The Barracuda Load Balancer supports multiple options to direct clients back to the same Real Server, depending on the Service type.
Layer 7 - HTTP(S)
There are a variety of supported persistence methods for HTTP sessions:
- HTTP Cookie - When a client initiates contact, the Barracuda Load Balancer inserts a cookie into the outgoing response. This cookie is returned by the client with each subsequent request. The Barracuda Load Balancer strips the cookie from the request and then directs the request to the same Real Server.
- Client IP Address - Subsequent requests from a client with a recurring IP address or systems from the same subnet go to the same Real Server.
- HTTP Header - All incoming HTTP requests are directed to the same Real Server based on the value of a header. The application (e.g., Microsoft Exchange) specifies the name of the header to be examined.
- URL Parameter - All incoming HTTP requests are directed to the same Real Server based on the value of the specified parameter in the URL.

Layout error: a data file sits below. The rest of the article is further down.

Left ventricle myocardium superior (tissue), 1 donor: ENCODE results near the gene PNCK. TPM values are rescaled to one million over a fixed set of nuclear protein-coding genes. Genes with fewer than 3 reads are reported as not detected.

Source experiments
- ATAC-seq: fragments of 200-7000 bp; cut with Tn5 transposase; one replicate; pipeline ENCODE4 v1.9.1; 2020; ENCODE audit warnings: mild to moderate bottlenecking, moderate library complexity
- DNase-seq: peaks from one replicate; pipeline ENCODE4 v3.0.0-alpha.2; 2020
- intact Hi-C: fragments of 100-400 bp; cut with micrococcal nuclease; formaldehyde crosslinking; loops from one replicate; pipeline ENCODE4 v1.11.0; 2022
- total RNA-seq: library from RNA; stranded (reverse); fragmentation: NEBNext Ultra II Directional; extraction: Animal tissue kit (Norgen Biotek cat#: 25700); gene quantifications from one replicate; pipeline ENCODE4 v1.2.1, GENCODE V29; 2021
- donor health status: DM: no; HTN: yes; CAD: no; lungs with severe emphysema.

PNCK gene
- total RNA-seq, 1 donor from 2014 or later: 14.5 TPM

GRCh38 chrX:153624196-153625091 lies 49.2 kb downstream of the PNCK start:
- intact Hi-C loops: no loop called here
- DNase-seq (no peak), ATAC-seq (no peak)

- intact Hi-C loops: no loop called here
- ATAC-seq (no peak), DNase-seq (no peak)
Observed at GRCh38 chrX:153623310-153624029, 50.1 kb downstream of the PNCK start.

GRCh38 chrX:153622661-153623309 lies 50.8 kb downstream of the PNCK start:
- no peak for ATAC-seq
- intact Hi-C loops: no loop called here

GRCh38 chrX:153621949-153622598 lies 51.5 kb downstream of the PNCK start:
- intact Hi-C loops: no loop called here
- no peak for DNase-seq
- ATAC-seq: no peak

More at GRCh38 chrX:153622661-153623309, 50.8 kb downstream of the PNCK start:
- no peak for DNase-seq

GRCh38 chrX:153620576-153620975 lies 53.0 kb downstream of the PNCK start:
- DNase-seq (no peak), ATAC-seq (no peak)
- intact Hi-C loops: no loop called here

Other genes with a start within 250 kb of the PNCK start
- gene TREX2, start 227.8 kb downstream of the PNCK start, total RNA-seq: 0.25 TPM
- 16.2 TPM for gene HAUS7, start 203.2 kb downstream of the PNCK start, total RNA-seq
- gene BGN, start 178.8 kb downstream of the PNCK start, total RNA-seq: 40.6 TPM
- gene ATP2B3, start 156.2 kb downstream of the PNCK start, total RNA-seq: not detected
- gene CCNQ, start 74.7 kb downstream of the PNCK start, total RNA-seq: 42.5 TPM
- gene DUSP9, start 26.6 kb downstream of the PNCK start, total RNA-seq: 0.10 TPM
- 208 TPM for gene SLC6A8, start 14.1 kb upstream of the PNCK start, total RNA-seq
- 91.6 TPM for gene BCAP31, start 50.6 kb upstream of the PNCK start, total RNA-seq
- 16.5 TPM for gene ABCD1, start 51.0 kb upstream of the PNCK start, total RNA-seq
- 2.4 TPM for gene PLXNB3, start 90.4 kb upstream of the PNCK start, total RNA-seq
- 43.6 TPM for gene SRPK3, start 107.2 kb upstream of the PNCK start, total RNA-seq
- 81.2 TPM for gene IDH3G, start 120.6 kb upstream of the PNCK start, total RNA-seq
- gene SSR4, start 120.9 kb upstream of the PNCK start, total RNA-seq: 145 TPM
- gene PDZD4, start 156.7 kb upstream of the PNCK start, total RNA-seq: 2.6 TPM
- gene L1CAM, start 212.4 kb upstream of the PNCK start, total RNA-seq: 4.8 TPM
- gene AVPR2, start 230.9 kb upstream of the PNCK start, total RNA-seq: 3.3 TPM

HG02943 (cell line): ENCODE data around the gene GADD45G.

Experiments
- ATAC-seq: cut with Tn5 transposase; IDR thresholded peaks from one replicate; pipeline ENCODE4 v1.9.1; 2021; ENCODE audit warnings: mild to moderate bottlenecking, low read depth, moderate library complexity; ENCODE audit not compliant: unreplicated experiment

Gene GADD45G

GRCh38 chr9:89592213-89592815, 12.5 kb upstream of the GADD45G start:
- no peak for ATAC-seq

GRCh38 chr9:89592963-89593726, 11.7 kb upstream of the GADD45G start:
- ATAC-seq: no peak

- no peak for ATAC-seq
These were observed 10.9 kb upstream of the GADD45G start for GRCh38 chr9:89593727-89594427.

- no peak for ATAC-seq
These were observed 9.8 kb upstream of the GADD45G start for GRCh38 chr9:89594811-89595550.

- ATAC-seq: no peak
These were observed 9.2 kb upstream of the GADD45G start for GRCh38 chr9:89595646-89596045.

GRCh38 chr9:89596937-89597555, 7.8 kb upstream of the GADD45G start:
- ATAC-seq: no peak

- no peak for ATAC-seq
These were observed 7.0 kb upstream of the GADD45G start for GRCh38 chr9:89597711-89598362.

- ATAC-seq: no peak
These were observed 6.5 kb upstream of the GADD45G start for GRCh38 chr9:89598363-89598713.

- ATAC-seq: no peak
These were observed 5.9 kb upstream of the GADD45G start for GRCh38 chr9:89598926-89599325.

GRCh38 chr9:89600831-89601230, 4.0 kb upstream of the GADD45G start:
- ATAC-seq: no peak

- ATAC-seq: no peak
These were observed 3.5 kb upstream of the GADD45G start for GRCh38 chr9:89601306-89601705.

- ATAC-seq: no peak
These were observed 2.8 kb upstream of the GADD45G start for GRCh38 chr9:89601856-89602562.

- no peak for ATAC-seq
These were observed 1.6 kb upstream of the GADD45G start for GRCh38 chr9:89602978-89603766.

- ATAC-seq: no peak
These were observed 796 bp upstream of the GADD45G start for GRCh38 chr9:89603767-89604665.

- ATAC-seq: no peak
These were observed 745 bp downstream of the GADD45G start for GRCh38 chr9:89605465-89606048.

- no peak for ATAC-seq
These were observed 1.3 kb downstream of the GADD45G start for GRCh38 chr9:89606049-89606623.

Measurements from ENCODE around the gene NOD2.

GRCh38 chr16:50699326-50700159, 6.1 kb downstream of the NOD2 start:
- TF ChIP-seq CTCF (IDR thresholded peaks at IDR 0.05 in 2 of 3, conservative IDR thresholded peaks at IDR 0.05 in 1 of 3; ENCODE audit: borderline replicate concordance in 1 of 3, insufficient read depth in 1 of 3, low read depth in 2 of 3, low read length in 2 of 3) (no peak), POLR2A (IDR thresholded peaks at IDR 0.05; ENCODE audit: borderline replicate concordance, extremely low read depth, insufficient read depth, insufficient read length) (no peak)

Layer 4 -TCP, TCP Proxy, Secure TCP Proxy or Layer 4 - UDP
Only client IP address persistence is supported. An individual client IP address can be used or you can specify a subnet mask so that subsequent TCP connections or UDP datagrams from systems from the same subnet go to the same Real Server.
A UDP Proxy Service supports persistence using both client IP address and port to distribute the traffic across all of the Real Servers. This helps mitigate the fact that many UDP applications involve all client requests coming from one client IP address.
Layer 7 - FTP(S)
Persistence is not supported.
Layer 7 - RDP
Session persistence is achieved by querying Windows Server® 2003 Terminal Services Session Directory, Windows Server® 2008 Terminal Services Session Broker or Windows Server 2008® R2 Session Broker. See Remote Desktop Services Load Balancing.